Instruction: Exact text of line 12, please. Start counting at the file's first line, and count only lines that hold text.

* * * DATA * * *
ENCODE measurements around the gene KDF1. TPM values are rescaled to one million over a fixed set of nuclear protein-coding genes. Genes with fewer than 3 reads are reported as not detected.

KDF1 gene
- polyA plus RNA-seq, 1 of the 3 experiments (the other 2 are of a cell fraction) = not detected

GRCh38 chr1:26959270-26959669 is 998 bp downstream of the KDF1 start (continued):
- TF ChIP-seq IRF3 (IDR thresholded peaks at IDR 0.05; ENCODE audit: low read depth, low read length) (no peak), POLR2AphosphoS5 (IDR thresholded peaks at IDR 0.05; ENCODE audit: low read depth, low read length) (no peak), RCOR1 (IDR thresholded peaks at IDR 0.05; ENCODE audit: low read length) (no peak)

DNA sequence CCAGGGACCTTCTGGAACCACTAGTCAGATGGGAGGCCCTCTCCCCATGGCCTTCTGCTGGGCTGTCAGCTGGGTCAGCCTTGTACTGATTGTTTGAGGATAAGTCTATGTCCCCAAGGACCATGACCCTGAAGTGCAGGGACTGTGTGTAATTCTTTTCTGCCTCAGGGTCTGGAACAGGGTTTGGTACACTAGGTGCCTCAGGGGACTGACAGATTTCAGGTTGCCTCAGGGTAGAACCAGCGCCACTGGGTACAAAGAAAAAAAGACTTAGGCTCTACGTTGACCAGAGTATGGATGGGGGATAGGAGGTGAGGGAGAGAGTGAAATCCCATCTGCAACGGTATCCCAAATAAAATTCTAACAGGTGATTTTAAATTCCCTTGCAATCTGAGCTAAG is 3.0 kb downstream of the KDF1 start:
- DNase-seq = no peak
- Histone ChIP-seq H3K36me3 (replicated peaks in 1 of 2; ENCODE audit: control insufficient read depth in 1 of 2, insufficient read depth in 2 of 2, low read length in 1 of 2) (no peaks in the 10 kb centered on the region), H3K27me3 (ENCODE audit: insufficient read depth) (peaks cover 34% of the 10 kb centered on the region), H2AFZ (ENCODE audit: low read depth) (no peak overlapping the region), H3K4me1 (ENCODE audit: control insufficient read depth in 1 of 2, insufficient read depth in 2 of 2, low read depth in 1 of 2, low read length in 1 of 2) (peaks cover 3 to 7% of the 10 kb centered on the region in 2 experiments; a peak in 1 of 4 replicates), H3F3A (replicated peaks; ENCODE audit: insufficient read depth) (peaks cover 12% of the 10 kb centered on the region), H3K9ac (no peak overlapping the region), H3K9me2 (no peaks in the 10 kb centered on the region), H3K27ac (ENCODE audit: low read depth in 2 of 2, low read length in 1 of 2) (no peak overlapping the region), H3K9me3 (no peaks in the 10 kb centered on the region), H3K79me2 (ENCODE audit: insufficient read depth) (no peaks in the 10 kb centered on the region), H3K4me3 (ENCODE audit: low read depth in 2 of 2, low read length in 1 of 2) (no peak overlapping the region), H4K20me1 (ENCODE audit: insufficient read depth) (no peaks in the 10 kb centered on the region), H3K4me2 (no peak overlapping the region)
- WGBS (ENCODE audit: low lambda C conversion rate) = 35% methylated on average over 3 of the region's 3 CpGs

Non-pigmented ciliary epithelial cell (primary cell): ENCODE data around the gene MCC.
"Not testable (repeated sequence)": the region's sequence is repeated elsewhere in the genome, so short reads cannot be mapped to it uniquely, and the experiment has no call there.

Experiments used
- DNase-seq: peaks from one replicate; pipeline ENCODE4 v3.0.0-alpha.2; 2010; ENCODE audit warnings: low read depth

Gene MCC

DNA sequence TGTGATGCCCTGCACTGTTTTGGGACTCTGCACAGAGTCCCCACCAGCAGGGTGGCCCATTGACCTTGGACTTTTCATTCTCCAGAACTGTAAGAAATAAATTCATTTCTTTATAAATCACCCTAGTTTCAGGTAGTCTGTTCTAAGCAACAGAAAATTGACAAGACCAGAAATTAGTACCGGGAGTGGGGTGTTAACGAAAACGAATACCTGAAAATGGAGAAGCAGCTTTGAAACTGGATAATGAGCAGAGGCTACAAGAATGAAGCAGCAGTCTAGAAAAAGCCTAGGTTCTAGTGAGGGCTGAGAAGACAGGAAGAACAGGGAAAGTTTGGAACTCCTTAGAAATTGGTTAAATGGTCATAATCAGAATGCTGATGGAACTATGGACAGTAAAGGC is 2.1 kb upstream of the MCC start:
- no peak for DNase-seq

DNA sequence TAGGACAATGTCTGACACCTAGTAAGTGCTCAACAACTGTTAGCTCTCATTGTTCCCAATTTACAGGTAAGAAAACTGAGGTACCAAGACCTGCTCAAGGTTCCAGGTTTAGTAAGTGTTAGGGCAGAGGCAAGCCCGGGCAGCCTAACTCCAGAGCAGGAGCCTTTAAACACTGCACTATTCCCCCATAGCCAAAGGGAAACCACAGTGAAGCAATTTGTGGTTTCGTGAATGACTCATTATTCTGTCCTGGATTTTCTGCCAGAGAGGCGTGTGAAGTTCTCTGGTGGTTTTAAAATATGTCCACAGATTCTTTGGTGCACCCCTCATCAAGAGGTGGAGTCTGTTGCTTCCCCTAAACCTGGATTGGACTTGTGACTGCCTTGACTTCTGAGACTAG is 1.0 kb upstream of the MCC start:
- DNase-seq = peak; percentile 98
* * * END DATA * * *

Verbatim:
Experiments used